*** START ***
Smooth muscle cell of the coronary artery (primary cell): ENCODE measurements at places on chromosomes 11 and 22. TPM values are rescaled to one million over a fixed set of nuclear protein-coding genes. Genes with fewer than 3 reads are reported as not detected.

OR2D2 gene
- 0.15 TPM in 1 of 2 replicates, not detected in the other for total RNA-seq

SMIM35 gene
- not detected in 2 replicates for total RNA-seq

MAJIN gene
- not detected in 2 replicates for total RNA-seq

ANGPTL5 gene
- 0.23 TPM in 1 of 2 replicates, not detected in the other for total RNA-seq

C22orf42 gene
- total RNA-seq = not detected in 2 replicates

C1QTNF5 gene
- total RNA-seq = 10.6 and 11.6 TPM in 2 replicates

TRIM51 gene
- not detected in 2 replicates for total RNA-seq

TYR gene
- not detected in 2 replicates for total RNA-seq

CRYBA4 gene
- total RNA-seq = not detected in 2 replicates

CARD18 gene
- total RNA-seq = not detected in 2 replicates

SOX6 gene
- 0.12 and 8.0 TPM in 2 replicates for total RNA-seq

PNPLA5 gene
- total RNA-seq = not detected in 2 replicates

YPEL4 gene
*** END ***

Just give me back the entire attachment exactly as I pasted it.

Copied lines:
Smooth muscle cell of the coronary artery (primary cell): ENCODE measurements at places on chromosomes 11 and 22. TPM values are rescaled to one million over a fixed set of nuclear protein-coding genes. Genes with fewer than 3 reads are reported as not detected.

OR2D2 gene
- 0.15 TPM in 1 of 2 replicates, not detected in the other for total RNA-seq

SMIM35 gene
- not detected in 2 replicates for total RNA-seq

MAJIN gene
- not detected in 2 replicates for total RNA-seq

ANGPTL5 gene
- 0.23 TPM in 1 of 2 replicates, not detected in the other for total RNA-seq

C22orf42 gene
- total RNA-seq = not detected in 2 replicates

C1QTNF5 gene
- total RNA-seq = 10.6 and 11.6 TPM in 2 replicates

TRIM51 gene
- not detected in 2 replicates for total RNA-seq

TYR gene
- not detected in 2 replicates for total RNA-seq

CRYBA4 gene
- total RNA-seq = not detected in 2 replicates

CARD18 gene
- total RNA-seq = not detected in 2 replicates

SOX6 gene
- 0.12 and 8.0 TPM in 2 replicates for total RNA-seq

PNPLA5 gene
- total RNA-seq = not detected in 2 replicates

YPEL4 gene